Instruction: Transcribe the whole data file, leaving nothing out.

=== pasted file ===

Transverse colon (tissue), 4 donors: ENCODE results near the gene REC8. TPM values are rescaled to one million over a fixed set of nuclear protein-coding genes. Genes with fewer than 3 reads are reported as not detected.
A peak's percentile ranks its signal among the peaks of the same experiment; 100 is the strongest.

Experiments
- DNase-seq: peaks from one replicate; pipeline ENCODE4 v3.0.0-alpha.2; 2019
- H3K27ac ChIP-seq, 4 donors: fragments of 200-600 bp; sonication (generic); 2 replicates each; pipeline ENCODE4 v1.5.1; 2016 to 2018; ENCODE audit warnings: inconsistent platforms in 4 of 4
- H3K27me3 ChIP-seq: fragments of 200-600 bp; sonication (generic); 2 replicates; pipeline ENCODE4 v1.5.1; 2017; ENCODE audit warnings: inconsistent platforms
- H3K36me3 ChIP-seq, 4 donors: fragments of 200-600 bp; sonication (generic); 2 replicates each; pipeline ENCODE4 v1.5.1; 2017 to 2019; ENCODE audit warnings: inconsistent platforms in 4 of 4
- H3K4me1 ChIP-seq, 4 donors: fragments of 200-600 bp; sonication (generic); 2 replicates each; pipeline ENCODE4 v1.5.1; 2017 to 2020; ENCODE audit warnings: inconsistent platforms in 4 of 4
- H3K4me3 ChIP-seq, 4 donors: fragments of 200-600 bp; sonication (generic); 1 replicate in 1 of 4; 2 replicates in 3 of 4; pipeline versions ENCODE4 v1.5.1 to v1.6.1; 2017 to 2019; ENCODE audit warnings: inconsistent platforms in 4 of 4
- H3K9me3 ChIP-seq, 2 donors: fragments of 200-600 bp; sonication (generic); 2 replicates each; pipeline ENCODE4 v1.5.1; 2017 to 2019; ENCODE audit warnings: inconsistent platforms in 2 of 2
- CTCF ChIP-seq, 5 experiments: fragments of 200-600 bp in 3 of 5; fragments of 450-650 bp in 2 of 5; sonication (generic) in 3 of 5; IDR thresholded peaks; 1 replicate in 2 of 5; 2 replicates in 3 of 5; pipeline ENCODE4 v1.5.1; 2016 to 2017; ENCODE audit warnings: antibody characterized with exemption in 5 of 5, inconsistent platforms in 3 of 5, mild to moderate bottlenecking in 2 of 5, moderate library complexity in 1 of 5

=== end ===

Transverse colon (tissue), 4 donors: ENCODE results near the gene REC8. TPM values are rescaled to one million over a fixed set of nuclear protein-coding genes. Genes with fewer than 3 reads are reported as not detected.
A peak's percentile ranks its signal among the peaks of the same experiment; 100 is the strongest.

Experiments
- DNase-seq: peaks from one replicate; pipeline ENCODE4 v3.0.0-alpha.2; 2019
- H3K27ac ChIP-seq, 4 donors: fragments of 200-600 bp; sonication (generic); 2 replicates each; pipeline ENCODE4 v1.5.1; 2016 to 2018; ENCODE audit warnings: inconsistent platforms in 4 of 4
- H3K27me3 ChIP-seq: fragments of 200-600 bp; sonication (generic); 2 replicates; pipeline ENCODE4 v1.5.1; 2017; ENCODE audit warnings: inconsistent platforms
- H3K36me3 ChIP-seq, 4 donors: fragments of 200-600 bp; sonication (generic); 2 replicates each; pipeline ENCODE4 v1.5.1; 2017 to 2019; ENCODE audit warnings: inconsistent platforms in 4 of 4
- H3K4me1 ChIP-seq, 4 donors: fragments of 200-600 bp; sonication (generic); 2 replicates each; pipeline ENCODE4 v1.5.1; 2017 to 2020; ENCODE audit warnings: inconsistent platforms in 4 of 4
- H3K4me3 ChIP-seq, 4 donors: fragments of 200-600 bp; sonication (generic); 1 replicate in 1 of 4; 2 replicates in 3 of 4; pipeline versions ENCODE4 v1.5.1 to v1.6.1; 2017 to 2019; ENCODE audit warnings: inconsistent platforms in 4 of 4
- H3K9me3 ChIP-seq, 2 donors: fragments of 200-600 bp; sonication (generic); 2 replicates each; pipeline ENCODE4 v1.5.1; 2017 to 2019; ENCODE audit warnings: inconsistent platforms in 2 of 2
- CTCF ChIP-seq, 5 experiments: fragments of 200-600 bp in 3 of 5; fragments of 450-650 bp in 2 of 5; sonication (generic) in 3 of 5; IDR thresholded peaks; 1 replicate in 2 of 5; 2 replicates in 3 of 5; pipeline ENCODE4 v1.5.1; 2016 to 2017; ENCODE audit warnings: antibody characterized with exemption in 5 of 5, inconsistent platforms in 3 of 5, mild to moderate bottlenecking in 2 of 5, moderate library complexity in 1 of 5